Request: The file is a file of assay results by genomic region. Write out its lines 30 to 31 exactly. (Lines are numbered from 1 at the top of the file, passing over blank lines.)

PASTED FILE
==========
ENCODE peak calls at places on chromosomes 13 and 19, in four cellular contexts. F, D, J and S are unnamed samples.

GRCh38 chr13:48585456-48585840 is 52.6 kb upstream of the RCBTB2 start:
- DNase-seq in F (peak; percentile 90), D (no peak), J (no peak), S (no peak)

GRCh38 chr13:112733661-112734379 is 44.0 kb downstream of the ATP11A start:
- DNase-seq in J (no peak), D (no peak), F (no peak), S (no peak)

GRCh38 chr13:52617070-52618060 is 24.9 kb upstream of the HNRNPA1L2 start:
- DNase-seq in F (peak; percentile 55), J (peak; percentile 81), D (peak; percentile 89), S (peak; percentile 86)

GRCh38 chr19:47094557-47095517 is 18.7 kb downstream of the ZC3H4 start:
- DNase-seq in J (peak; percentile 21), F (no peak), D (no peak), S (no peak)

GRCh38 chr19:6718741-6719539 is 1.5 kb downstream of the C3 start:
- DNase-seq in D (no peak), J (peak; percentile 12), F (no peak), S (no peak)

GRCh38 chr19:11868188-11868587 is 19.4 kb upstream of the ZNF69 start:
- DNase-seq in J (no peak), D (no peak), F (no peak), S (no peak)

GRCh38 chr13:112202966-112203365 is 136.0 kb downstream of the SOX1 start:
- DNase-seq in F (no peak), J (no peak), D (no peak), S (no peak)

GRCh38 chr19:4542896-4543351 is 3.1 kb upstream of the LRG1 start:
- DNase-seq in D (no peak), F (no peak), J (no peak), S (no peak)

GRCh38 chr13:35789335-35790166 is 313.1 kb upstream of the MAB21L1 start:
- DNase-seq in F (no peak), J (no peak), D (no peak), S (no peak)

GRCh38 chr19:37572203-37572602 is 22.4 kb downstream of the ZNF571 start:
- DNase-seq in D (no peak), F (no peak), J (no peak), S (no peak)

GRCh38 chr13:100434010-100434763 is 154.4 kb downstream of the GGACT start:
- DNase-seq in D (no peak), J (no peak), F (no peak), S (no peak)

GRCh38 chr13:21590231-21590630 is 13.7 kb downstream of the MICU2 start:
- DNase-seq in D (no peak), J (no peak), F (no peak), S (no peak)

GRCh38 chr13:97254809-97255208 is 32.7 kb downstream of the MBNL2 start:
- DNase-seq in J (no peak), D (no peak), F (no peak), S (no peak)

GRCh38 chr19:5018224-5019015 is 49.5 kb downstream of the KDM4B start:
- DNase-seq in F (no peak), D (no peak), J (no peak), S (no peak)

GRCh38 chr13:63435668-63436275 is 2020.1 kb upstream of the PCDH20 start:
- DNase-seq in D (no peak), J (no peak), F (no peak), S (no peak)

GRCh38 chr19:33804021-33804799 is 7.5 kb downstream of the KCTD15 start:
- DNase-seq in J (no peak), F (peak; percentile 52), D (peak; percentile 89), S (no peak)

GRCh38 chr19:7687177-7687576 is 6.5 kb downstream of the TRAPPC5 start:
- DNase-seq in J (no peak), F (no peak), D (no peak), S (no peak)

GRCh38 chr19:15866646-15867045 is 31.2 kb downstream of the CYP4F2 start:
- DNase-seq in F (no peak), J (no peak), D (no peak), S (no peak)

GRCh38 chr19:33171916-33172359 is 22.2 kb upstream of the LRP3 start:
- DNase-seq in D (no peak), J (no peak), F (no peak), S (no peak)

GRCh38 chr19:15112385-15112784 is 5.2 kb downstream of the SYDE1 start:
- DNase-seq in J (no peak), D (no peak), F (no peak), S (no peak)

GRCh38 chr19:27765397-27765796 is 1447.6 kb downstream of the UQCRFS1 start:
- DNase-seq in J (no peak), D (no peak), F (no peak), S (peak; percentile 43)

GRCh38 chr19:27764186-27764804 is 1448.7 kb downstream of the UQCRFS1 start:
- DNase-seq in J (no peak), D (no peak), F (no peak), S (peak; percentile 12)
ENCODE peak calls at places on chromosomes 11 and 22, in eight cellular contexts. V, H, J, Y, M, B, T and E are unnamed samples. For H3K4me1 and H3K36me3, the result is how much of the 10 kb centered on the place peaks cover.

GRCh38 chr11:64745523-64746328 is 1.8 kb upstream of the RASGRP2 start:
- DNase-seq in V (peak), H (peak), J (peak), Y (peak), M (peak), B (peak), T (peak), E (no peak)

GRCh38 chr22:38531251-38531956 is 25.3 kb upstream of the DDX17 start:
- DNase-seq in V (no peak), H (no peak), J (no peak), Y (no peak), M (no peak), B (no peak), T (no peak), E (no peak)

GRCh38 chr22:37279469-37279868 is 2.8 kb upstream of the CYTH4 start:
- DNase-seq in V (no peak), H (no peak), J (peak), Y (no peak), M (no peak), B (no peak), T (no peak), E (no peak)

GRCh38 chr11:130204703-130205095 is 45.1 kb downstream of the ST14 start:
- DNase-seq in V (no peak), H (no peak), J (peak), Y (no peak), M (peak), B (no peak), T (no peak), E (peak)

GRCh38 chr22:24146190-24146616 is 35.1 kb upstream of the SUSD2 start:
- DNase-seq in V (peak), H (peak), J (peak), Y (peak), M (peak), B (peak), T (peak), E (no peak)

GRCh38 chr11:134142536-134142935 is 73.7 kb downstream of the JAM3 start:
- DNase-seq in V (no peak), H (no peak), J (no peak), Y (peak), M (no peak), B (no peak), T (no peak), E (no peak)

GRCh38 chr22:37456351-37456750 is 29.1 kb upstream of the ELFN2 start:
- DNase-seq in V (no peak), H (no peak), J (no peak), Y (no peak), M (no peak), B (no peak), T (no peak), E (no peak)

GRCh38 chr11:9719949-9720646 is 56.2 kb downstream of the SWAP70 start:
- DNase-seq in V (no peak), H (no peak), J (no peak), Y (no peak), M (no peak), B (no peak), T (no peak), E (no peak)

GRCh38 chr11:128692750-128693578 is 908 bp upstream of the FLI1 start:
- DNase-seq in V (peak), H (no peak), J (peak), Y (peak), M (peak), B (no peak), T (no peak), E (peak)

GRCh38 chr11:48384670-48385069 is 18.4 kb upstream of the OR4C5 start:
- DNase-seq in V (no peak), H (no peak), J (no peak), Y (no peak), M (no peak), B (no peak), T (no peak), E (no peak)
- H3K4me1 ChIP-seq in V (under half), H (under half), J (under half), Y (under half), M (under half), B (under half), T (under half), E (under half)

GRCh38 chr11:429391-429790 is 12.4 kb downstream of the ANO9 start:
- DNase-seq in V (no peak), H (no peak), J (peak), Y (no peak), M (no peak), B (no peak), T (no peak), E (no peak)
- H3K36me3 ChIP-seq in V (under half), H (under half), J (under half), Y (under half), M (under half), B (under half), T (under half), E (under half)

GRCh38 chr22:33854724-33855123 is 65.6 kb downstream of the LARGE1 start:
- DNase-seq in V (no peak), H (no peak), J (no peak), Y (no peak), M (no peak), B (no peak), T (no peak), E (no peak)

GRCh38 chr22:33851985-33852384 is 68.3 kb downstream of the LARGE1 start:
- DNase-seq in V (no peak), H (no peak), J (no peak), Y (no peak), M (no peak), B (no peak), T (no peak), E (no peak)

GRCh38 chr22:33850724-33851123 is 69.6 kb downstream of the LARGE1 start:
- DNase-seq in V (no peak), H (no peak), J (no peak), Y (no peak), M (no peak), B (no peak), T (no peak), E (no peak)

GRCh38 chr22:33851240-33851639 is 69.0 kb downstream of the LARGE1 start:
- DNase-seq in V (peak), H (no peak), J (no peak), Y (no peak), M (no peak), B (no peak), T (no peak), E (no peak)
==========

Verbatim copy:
GRCh38 chr13:63435668-63436275 is 2020.1 kb upstream of the PCDH20 start:
- DNase-seq in D (no peak), J (no peak), F (no peak), S (no peak)